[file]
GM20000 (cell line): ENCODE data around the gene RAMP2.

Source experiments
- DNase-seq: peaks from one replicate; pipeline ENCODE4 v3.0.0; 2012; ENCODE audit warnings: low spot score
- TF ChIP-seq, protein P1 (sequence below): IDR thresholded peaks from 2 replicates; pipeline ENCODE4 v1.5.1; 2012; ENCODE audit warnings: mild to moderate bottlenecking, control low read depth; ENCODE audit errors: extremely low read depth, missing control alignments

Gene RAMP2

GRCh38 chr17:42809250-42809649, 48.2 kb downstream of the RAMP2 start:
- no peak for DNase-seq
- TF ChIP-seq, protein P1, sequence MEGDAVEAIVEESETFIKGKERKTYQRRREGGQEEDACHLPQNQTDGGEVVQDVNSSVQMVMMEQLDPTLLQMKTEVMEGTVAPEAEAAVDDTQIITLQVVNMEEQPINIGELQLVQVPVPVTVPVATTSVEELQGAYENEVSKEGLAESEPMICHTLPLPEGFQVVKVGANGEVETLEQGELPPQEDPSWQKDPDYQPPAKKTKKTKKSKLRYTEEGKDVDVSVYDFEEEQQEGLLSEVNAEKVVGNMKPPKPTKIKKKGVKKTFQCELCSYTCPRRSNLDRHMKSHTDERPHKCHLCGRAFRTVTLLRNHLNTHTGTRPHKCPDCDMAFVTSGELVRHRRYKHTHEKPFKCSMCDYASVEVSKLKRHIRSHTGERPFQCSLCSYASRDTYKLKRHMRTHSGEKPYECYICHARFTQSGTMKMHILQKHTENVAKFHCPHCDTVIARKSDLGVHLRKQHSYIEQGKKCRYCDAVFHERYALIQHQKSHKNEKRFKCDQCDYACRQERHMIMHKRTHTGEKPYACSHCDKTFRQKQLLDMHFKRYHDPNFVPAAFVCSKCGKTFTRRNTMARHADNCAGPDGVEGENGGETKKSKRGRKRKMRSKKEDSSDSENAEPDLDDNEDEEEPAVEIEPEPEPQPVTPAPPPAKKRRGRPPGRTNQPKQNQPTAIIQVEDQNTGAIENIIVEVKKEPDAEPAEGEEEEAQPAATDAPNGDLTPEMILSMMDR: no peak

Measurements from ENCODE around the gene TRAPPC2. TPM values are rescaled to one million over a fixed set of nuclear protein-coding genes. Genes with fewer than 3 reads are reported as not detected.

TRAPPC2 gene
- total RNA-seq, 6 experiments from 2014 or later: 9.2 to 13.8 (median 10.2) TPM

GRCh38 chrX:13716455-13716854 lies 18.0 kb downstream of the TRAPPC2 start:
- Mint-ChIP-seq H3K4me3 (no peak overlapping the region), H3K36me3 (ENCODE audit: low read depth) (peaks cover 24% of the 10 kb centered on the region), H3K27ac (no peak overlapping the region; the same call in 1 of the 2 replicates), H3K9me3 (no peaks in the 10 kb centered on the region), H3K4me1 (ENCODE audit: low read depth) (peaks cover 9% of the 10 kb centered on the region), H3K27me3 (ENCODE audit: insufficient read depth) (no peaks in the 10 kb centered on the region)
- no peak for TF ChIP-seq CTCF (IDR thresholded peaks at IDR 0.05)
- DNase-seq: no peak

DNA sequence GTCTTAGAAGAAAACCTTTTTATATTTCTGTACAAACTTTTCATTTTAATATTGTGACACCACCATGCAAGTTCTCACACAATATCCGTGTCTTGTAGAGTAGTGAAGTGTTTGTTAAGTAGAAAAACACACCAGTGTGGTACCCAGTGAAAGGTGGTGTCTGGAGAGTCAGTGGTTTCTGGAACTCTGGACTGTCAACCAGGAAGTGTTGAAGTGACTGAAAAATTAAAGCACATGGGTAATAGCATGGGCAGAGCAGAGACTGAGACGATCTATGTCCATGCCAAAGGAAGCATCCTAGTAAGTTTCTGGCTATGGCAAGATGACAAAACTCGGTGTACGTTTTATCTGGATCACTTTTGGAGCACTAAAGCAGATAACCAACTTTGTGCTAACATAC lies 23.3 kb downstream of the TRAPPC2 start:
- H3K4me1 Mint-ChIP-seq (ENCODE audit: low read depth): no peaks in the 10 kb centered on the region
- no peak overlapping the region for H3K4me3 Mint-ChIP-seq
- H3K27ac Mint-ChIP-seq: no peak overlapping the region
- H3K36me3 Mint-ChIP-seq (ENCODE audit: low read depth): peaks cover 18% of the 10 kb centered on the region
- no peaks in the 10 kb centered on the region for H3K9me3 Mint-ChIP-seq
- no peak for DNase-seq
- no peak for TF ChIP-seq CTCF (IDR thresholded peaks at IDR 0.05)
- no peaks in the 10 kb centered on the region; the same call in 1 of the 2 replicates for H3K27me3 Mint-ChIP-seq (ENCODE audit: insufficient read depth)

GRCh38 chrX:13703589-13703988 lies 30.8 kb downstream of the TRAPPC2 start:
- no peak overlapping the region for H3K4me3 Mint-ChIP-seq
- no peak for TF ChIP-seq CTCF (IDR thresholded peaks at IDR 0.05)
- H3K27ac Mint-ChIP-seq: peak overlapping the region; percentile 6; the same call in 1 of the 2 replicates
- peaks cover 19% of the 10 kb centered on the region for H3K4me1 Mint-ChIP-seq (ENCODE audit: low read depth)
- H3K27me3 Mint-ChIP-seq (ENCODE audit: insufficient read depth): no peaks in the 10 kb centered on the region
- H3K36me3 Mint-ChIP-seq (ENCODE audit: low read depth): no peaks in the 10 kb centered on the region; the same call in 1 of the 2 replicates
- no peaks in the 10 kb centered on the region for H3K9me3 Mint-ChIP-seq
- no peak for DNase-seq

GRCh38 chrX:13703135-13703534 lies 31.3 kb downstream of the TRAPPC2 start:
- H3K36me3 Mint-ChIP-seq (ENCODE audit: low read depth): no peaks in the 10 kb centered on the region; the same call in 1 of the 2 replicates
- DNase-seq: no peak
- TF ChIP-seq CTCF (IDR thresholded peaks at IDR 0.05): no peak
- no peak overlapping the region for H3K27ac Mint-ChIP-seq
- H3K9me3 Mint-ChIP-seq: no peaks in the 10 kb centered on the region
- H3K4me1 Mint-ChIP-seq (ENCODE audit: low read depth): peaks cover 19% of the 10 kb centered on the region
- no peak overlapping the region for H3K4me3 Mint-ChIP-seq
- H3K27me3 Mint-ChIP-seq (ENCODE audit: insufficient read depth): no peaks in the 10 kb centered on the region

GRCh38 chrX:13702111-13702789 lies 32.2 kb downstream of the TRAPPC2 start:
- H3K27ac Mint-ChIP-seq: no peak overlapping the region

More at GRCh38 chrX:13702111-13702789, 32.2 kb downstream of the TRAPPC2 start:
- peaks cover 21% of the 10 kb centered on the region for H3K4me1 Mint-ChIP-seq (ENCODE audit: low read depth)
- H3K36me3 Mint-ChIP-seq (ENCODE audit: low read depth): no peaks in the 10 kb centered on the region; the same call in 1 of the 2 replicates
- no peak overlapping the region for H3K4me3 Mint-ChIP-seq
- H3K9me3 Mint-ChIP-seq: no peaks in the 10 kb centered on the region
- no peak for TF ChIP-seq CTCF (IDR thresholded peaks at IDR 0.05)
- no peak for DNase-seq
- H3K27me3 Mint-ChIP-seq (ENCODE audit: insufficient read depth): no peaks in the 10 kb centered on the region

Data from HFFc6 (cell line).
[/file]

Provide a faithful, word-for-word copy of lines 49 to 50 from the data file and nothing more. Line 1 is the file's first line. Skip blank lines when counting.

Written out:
- H3K9me3 Mint-ChIP-seq: no peaks in the 10 kb centered on the region
- no peak for TF ChIP-seq CTCF (IDR thresholded peaks at IDR 0.05)